• Paperback: 288 pages
• Publisher: William Morrow Paperbacks; Reprint edition (November 28, 2017)
A charming, clever, and quietly moving debut novel of of endless possibilities and joyful discoveries that explores the promises we make and break, losing and finding ourselves, the objects that hold magic and meaning for our lives, and the surprising connections that bind us.
Lime green plastic flower-shaped hair bobbles—Found, on the playing field, Derrywood Park, 2nd September.
Bone china cup and saucer—
Found, on a bench in Riveria Public Gardens, 31st October.
Anthony Peardew is the keeper of lost things. Forty years ago, he carelessly lost a keepsake from his beloved fiancée, Therese. That very same day, she died unexpectedly. Brokenhearted, Anthony sought consolation in rescuing lost objects—the things others have dropped, misplaced, or accidently left behind—and writing stories about them. Now, in the twilight of his life, Anthony worries that he has not fully discharged his duty to reconcile all the lost things with their owners. As the end nears, he bequeaths his secret life’s mission to his unsuspecting assistant, Laura, leaving her his house and and all its lost treasures, including an irritable ghost.
Recovering from a bad divorce, Laura, in some ways, is one of Anthony’s lost things. But when the lonely woman moves into his mansion, her life begins to change. She finds a new friend in the neighbor’s quirky daughter, Sunshine, and a welcome distraction in Freddy, the rugged gardener. As the dark cloud engulfing her lifts, Laura, accompanied by her new companions, sets out to realize Anthony’s last wish: reuniting his cherished lost objects with their owners.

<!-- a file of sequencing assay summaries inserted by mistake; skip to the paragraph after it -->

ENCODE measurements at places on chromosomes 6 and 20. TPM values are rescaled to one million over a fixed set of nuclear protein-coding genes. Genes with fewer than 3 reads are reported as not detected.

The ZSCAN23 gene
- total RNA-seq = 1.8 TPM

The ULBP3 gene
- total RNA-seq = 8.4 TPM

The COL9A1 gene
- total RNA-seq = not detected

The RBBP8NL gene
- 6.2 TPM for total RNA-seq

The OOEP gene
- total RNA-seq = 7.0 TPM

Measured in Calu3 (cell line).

Long ago, Eunice found a trinket on the London pavement and kept it through the years. Now, with her own end drawing near, she has lost something precious—a tragic twist of fate that forces her to break a promise she once made.
As the Keeper of Lost Objects, Laura holds the key to Anthony and Eunice’s redemption. But can she unlock the past and make the connections that will lay their spirits to rest?
Full of character, wit, and wisdom, The Keeper of Lost Things is heartwarming tale that will enchant fans of The Particular Sadness of Lemon Cake, Garden Spells, Mrs Queen Takes the Train, and The Silver Linings Playbook.
About Ruth Hogan
Ruth Hogan describes herself as a “rapacious reader, writer, and incorrigible magpie” whose own love of small treasures and curiosities and the people around her inspired her first novel. She lives north of London.
Because of a handful of life events, I’ve spent the last few years slowly divesting myself of stuff and, in all this time, it hasn’t gotten any easier. Sure, some of it hits the trashcan and some goes to Goodwill but there are all those other things that may not look all that important but they mean something to me and it’s always an emotional connection to my past, my family, my friends, my long-gone pets…
The idea that someone would make it his life’s purpose to rescue such things that have been lost struck me as just wonderful and I was not disappointed in reading The Keeper of Lost Things. Isn’t it comforting to think the treasure you lost might one day find its way into the hands of someone who cares? Then, take it a step further. When Laura inherits Anthony’s home, she discovers that his last wish was that she try to get these precious belongings back to their owners. Thus begins Laura’s quest.
This is not an exciting story—it doesn’t leave you breathless with suspense or unable to sleep without reading the next page and the next—but it tugs at those old heartstrings in a way that might bring an occasional tear and also makes you feel hopeful about the characters’ futures as well as life itself.
Reviewed by Lelia Taylor, February 2018.